Heat is the other challenge. When I’m in Jopi, usually in the Southern winter, Mhani Daina and fellow farmers at the women’s cooperative vegetable farm complain that “you can’t even tell it’s winter anymore”: temperatures regularly soar into the thirties under the winter sun. While much of the world worries about the dire effects of a two-degree rise in global temperature, inland regions of Southern Africa can expect a five-degree rise by 2050 unless global greenhouse gas emissions are reduced dramatically. High temperatures are wreaking havoc already. Pests that used to die off in cooler weather now flourish year round. Pumpkin leaves, a favourite local green, are shrivelled and unmarketable within an hour of watering. Indigenous plants provide useful alternatives in dry years but they too are susceptible to pests, and to invasive species. People who can little afford it are forced to turn to less nutritious store-bought food.
Mhani Daina and her co-workers find hope at their farm. They founded the vegetable project in another legendary drought period, 1992. “The farm chased kwashi from our village,” says farmer Mamayila M, referring to kwashiorkor and other forms of malnutrition. For twenty-five years, using water-conserving drip irrigation fed by a productive groundwater well, these farmers have been providing nutritious, reliable, and affordable food to people from Jopi and neighbouring villages. They grow “exotics” including tomatoes, onions, three varieties of spinach, sweet potatoes, green beans, and butternut squash following largely agro-ecological practices.[i] The women are intensely proud of their contribution to the community. Alice K says local children are “fresh” as a result of the farm’s vegetables. Florah M laments the poor nutrition in cheap store-bought food. “Even a five-year-old child can be old from eating that food,” she says.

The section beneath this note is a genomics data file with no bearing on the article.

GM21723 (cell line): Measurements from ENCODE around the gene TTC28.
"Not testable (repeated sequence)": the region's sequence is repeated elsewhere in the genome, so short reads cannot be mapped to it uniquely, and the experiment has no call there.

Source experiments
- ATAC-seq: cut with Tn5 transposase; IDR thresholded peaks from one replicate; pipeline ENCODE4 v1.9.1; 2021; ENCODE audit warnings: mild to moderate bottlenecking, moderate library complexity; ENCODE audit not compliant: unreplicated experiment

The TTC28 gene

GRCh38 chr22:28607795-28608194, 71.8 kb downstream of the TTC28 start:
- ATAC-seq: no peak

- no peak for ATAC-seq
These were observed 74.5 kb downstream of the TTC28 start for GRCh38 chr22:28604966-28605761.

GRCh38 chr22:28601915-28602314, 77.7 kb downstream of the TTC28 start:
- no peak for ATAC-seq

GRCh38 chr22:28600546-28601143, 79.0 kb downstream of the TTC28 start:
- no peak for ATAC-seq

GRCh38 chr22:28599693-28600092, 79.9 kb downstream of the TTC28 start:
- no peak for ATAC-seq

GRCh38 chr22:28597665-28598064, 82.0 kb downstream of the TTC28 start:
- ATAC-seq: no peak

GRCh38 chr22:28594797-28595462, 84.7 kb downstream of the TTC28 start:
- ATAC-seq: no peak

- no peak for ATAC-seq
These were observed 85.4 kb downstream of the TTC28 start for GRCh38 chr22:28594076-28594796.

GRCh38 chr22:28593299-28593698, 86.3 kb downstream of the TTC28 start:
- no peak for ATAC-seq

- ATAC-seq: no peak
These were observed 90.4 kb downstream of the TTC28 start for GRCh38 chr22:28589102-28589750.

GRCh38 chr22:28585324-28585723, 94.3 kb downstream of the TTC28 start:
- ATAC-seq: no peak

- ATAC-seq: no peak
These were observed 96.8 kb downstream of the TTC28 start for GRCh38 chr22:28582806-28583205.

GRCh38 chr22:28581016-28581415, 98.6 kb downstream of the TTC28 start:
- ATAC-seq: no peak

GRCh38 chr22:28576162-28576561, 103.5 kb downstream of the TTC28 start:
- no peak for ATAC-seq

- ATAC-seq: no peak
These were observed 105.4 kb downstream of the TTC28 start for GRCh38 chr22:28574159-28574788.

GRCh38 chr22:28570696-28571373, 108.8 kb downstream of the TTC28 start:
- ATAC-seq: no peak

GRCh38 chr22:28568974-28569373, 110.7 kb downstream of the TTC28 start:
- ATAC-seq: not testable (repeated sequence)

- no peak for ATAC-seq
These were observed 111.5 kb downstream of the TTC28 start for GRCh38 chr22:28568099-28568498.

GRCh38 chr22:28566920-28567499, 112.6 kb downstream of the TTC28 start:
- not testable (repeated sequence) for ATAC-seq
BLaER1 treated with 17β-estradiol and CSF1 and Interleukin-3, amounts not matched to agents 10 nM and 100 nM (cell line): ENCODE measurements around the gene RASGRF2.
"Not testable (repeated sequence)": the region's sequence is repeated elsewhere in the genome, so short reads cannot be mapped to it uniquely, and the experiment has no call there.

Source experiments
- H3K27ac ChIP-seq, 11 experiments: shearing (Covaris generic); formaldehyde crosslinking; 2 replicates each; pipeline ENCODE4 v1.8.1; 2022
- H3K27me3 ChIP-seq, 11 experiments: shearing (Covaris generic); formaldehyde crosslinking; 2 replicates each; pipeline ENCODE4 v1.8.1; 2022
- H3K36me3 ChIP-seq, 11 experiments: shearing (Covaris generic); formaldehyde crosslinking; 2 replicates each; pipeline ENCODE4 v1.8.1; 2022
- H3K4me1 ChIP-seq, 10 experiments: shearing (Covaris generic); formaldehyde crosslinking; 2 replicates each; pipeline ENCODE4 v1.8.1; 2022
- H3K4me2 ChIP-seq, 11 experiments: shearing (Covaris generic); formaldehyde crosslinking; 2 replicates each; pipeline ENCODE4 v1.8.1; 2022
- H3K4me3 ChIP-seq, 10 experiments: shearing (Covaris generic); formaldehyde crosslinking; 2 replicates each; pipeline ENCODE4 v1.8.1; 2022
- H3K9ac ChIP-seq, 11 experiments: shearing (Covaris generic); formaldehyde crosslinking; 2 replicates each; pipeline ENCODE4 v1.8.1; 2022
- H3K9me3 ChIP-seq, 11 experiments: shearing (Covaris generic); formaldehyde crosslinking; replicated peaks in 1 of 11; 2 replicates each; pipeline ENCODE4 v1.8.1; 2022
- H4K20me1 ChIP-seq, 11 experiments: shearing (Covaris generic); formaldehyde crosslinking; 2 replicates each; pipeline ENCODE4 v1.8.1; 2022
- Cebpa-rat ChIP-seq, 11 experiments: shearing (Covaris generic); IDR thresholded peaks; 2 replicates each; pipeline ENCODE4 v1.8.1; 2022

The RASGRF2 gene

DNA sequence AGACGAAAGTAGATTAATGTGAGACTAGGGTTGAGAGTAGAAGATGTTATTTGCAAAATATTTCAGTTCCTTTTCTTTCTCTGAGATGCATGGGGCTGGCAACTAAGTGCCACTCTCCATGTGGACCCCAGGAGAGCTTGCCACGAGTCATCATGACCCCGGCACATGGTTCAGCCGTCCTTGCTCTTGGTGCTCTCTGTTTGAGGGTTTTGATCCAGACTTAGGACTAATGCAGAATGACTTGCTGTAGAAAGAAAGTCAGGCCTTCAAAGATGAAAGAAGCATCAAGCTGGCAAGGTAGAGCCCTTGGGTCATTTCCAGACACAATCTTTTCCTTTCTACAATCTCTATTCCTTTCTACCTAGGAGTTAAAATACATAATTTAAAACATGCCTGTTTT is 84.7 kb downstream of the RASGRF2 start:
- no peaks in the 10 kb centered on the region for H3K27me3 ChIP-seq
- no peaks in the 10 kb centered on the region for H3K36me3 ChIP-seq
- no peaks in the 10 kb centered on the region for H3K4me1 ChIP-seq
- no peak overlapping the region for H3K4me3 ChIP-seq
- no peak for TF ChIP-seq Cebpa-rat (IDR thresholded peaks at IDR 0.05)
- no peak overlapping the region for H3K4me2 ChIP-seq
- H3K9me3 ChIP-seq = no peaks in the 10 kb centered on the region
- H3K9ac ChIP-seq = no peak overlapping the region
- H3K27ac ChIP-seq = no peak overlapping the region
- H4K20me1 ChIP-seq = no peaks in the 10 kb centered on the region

Extension workers from the provincial agriculture ministry teach conventional growing methods, but the women generally can’t afford chemical fertilizers and pesticides. They adopt agro-ecological methods of necessity. They work to rebuild the soil with organic material, nourish their crops with chicken manure tea, and — in an early adaptation to climate change — have given up on pest-prone plants like cabbage. Cabbage is a favourite vegetable in the region, but the women of Jopi have helped the community cultivate a taste for spinach, which is both more nutritious and less attractive to pests.
In the context of climate change, this kind of sustainable local initiative is crucial – not just for people’s health, but for broader food security. Healthy local food systems support community development, providing food and jobs where people live. A growing body of research shows that agro-ecological methods produce food systems more resilient to the effects of climate change than conventional agriculture. For instance, soils rich in organic material are better able to retain moisture and less prone to wind erosion; decomposing organic matter feeds the soil far more sustainably than fossil fuel-based fertilisers; and encouraging growth of indigenous edibles among commercial crops helps protect biodiversity.